Surprise! Discovery and History Channels Among Highest-Ranked in SurveyBy Michael Bush
NEW YORK (AdAge.com) -- Which brand provides the best value for the dollar, Wal-Mart or the Discovery Channel?
In a recent survey done by YouGovPolimetrix's BrandIndex, consumers rated the cable channel higher. It came in second only to Craftsman tools and was followed in third place by the History Channel. It just goes to show that in these unnerving economic times, consumers are finding the best value for their dollars in some surprising places.
The survey was done in a 45-day period beginning Sept. 1 by the consumer-perception research service, which interviews 5,000 people online every weekday. It determined the value rankings by asking consumers, "Does [Brand X] give good value for what you pay?" Craftsman topped the list with a score of 64.7 and was followed by Discovery (63.3), History (62.2), Google (62.1) and Rubbermaid (57.0). A score of zero indicates equal results, and positive and negative feedback scores can range from -100 to +100.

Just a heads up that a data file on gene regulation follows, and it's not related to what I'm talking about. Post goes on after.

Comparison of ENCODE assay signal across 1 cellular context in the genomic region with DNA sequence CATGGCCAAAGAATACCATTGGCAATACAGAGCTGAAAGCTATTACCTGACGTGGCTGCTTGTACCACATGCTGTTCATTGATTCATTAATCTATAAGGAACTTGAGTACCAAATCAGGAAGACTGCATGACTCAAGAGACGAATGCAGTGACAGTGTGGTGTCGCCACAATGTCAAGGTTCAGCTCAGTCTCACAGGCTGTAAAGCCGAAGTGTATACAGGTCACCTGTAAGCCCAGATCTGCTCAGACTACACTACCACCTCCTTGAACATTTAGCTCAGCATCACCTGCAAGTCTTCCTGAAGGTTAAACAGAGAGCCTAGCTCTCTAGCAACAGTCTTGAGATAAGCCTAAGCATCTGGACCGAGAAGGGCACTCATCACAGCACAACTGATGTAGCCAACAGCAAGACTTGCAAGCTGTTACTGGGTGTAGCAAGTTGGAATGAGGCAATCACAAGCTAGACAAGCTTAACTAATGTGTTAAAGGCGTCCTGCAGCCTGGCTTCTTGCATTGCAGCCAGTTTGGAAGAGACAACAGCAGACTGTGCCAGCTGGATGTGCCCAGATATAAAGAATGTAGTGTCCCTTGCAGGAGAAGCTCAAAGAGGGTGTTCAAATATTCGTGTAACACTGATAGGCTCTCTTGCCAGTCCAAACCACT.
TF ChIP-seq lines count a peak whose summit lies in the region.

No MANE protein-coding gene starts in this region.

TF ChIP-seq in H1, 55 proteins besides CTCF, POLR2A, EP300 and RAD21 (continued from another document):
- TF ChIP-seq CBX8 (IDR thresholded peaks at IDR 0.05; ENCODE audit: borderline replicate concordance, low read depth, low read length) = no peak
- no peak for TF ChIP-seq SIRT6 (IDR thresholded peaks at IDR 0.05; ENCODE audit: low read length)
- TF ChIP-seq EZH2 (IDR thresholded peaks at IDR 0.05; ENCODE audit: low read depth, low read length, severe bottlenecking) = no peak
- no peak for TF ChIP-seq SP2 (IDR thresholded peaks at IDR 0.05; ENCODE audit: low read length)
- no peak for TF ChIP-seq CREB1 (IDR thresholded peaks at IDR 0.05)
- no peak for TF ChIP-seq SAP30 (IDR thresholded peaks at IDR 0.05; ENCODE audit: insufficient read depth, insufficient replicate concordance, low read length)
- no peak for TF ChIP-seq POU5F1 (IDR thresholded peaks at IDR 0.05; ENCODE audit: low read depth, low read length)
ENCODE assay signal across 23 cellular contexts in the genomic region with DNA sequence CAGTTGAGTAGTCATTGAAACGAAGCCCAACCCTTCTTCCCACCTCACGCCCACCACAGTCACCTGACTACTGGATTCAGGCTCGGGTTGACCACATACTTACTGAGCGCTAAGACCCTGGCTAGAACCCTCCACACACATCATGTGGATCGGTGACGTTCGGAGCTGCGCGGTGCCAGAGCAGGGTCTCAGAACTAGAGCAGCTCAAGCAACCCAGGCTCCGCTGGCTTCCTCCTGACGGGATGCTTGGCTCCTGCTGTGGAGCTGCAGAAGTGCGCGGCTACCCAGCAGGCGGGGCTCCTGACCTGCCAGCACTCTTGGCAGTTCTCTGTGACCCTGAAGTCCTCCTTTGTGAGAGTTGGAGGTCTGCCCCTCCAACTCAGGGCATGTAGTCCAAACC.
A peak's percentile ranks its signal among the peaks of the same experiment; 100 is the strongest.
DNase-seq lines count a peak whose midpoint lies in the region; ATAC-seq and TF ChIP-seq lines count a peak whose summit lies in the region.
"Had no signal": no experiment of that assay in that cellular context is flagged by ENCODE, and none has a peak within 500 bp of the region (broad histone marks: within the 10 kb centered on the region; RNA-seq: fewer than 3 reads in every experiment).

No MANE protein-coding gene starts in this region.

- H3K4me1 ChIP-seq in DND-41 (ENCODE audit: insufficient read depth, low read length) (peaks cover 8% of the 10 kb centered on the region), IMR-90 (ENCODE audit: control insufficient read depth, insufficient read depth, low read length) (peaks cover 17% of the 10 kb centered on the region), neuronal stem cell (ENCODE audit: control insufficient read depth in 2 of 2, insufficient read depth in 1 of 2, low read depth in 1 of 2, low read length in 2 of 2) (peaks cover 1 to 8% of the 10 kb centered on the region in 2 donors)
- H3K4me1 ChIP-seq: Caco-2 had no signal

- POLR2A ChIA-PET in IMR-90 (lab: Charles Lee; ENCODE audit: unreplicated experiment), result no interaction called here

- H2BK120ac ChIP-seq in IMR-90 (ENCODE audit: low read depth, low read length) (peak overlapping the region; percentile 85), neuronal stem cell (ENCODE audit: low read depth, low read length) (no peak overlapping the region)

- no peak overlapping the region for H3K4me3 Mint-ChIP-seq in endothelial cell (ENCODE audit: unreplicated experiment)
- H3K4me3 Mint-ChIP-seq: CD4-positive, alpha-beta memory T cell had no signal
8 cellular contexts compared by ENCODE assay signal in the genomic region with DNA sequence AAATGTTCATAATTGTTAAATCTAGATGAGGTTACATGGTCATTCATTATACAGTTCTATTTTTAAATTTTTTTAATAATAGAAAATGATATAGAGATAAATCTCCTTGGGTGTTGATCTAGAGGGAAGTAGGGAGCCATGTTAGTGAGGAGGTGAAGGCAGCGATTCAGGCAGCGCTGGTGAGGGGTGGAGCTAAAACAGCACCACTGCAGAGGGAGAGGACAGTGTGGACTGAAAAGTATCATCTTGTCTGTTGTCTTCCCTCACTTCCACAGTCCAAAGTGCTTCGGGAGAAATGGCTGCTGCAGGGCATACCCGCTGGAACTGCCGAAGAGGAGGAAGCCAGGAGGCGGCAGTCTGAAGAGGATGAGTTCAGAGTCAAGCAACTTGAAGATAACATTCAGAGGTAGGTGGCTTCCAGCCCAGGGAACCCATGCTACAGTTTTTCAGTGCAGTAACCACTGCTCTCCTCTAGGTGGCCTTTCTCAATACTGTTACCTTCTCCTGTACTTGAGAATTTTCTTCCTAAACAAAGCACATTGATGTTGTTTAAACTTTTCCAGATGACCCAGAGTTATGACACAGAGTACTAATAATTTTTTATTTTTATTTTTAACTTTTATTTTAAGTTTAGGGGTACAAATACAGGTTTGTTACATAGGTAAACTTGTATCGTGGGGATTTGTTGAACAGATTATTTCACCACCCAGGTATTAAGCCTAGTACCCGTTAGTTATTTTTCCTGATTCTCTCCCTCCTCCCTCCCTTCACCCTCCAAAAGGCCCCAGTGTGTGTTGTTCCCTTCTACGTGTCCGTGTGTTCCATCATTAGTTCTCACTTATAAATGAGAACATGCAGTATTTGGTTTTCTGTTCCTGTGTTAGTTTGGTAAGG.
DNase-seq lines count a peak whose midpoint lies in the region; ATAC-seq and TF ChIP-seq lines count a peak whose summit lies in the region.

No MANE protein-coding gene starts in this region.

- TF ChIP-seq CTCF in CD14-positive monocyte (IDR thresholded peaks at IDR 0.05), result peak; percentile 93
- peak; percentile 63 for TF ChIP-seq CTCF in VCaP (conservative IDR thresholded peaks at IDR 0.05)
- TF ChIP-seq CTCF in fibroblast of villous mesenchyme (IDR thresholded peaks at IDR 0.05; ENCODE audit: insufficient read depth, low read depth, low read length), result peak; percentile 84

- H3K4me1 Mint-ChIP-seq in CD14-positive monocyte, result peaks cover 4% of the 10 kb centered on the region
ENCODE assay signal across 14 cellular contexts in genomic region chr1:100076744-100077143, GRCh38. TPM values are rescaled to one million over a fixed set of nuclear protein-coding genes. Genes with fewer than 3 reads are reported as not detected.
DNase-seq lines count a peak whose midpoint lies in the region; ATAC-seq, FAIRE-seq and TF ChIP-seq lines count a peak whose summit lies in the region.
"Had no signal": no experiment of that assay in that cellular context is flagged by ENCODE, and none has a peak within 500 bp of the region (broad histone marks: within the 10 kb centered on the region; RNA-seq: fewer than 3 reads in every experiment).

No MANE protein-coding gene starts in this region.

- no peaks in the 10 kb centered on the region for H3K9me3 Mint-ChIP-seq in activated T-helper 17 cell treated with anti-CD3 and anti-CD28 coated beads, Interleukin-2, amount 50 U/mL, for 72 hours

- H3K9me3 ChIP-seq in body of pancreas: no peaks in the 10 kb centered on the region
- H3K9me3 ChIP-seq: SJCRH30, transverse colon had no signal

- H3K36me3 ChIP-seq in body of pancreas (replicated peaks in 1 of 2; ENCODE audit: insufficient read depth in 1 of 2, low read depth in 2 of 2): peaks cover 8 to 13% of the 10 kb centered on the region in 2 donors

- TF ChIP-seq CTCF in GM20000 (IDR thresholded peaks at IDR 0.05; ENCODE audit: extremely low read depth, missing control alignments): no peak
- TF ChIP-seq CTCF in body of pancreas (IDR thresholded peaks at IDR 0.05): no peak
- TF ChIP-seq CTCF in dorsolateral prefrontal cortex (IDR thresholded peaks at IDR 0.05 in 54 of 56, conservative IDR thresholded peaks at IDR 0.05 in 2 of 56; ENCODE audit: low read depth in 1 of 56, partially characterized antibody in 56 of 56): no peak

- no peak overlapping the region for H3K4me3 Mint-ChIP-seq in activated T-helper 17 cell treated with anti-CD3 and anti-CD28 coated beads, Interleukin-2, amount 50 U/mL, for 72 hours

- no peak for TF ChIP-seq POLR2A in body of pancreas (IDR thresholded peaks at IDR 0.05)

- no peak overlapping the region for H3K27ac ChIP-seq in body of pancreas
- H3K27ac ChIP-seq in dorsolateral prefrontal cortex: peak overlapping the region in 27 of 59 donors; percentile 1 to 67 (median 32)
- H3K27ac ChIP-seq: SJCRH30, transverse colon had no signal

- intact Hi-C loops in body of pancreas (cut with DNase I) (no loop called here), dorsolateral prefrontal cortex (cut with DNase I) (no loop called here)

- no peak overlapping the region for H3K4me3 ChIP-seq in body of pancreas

Two schools of thought
Ted Marzilli, senior VP-general manager of the Brand Group at YouGovPolimetrix, said there are two schools of thought on why two cable channels would rank so high. He said some people may consider the channels a deal because they get them as part of their overall cable packages, rather than having to pay individually for them. Or, he said, "the other way to look at it is that some people pay a cable bill every month and feel they are getting better value out of those channels than ones like ESPN [31.0] or MTV [-38.0]." (Neither Discovery nor the History Channel are in any way affiliated with the pollster.)
Aside from Google and Sony, the top 10, which also includes Home Depot (53.6), Lowe's (52.2), Toyota (51.5) and Black & Decker (50.7), lacks big-name, flashy brands such as Wal-Mart (41.8), Coke (33.7), Apple and Microsoft (both 29.6), McDonald's (12.8); and Starbucks (-20.3).
"You see a lot of brands perceived as trusted and dependable [at the top]," said Mr. Marzilli. "In times of economic turmoil or any kind of crisis, people tend to fall back on what they know or what has been most dependable in their past."
Not surprisingly, the financial-services industry didn't do all that well. The top-rated consumer bank was Chase (4.8) and the worst was Washington Mutual (-13.2). Other companies such as Merrill Lynch (-16.3), Goldman Sachs (-17.2) and AIG (-24.6), had negative scores. The top-rated airline was Southwest (38.3), and Toyota (51.3) was the top-rated automotive company.